Mark Keohane's Super Rugby rants and raves: Give us refs who know the laws

By Mark Keohane Time of article published Feb 26, 2018

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CAPE TOWN - Mark Keohane has looked at the positives and negatives from the past weekend's round of Super Rugby fixtures.


1. The officiating in round two was shocking. These guys call themselves professionals. They are the on-field custodians of the game, but on reflection they are the court jesters. There was inconsistency in the application of so many laws and there was confusion about the law, given this contrasting application. It didn’t matter whether the game was in Australia, New Zealand or South Africa, the officials ruled differently on the same circumstance. What constitutes a penalty, a red card, a yellow card or a friendly chat? I don’t know because where one referee gives a penalty or a caution the other is asking the Television Match Official for several different angles to decide on the colour of the card. It was embarrassing for the game.

2. Still with the referees and iin particular, the Rebels versus Reds in Melbourne. In Melbourne the Reds should have been reduced to two reds cards within the first 25 minutes because of foul play, through a strike to the head and a tip tackle where the player landed on his head. Safety is a paramount to the application of the law, but now referees and the assistants are becoming medical experts in determining what is force and what can cause damage. Anything to the head can cause damage and who are the referees to determine one blow is more dangerous than the other? The law is clear, a blow to the head has a sanction. Referees have become coaches, would be shrinks in applying game management and now they’re doctors. For God’s sake could they just be referees, who know the law and apply it consistently.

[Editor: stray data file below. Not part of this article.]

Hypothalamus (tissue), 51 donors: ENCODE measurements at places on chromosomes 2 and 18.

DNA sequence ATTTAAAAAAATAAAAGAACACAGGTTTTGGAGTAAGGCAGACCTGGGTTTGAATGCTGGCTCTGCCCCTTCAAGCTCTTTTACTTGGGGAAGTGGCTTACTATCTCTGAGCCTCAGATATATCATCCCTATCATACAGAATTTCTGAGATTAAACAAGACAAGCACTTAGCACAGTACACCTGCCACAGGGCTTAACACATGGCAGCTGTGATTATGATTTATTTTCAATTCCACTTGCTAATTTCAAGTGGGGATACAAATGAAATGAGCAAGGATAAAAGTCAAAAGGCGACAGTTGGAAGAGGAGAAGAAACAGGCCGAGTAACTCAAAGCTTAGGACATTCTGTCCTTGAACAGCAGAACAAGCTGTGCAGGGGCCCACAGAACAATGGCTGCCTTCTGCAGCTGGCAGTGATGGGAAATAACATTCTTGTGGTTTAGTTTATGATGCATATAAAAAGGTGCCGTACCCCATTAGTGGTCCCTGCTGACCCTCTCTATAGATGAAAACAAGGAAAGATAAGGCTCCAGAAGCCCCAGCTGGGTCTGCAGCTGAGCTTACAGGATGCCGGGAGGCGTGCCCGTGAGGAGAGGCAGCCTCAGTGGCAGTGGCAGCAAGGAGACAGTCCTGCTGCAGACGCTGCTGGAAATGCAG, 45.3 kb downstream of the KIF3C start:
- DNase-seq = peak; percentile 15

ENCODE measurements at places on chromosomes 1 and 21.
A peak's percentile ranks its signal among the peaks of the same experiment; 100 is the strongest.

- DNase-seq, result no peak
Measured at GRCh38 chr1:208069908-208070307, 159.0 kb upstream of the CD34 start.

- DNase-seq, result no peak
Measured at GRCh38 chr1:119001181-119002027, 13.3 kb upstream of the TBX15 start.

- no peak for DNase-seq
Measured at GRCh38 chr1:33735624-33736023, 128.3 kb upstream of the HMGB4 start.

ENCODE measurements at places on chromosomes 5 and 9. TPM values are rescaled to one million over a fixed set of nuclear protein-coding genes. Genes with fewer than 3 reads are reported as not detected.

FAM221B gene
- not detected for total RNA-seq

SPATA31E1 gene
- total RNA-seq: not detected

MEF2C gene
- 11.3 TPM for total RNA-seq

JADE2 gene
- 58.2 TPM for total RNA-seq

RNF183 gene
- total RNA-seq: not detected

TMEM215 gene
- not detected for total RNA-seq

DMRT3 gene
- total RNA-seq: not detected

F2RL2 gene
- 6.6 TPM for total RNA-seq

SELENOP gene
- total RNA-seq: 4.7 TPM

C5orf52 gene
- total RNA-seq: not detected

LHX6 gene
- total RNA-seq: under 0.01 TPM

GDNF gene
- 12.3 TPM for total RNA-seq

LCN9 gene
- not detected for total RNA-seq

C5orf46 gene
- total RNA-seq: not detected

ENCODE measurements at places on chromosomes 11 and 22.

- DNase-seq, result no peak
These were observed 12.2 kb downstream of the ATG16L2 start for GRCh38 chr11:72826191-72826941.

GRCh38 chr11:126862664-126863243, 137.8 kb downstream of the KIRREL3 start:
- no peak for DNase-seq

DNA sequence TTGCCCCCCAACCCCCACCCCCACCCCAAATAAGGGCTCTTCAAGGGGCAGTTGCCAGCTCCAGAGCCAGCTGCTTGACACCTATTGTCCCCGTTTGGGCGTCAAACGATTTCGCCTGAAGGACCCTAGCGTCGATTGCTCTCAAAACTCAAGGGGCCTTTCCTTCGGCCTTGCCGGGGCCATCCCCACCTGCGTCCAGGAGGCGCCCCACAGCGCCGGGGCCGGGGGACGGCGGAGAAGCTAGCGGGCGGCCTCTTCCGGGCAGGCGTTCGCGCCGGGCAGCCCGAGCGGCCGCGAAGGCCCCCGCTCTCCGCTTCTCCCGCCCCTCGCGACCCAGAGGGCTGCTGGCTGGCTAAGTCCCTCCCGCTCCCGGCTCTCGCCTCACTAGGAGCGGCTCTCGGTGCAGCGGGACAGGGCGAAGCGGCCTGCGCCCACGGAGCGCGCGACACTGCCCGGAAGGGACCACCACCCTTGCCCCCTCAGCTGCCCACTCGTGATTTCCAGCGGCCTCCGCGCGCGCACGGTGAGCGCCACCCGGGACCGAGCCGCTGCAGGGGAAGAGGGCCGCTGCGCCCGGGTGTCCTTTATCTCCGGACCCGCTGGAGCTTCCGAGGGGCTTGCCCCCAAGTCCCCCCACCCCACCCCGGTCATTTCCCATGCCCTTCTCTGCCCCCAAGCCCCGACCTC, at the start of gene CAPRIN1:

3. Why is mediocrity of so many white South African rugby players never questioned when it comes to the topic of merit? Results in Super Rugby for last 20 years with 90% white squad selections have been abysmal, yet transformation gets blamed ahead of white player mediocrity. I will not apologise for challenging the outrageous belief in this country among so many people that white equals merit & black equals development. It is simply unacceptable that the Lions and Bulls run on teams remain so white. SARU’s leadership needs to act because the franchises up north refuse to embrace transformation.


1. The Highlanders versus Blues is the game of the tournament so far and it will take something spectacular in the next six months to surpass the entertainment value of this 80-minute rugby spectacle that had everything in skills, pace, intensity and competitiveness. The attack was awe-inspiring and the defence was brutal.The passage of play that involved the Sonny Bill Williams offload to Matt Duffie to Rieko Ioane and back to Duffie for a try was the stuff of coaching manuals when it comes to how to offload in the tackle and the effectiveness of understanding the offload is more than just getting a pass away in the tackle. It is about understanding the consequence of why the offload is being made. It was magical.

2. My forward star performer of the week was Steven Kitshoff in Sydney. He ended the 2017 season as the form loosehead prop in South Africa and he is setting the standard among frontrankers in the tournament. His stint in France added to his presence as a strength in the scrum but it’s his work rate in open play, skills with the ball and defence that make him the number one No 1.

3. The Lions needed a player to shake them out of their slumber and apply the blowtorch to the Jaguares. The youngest member of the squad, Aphiwe Dyantyi, did this. His attacking game is incredible. His defensive game, back three expertise under the high ball and all the other nuances of what makes a player a Test prospect will be examined in the course of the season but for now I am celebrating what he does when he gets the ball. He was my star South African back performer.

Keohane is an award-winning rugby journalist, former Springbok Communications Manager, founder of and the author of five best selling rugby books

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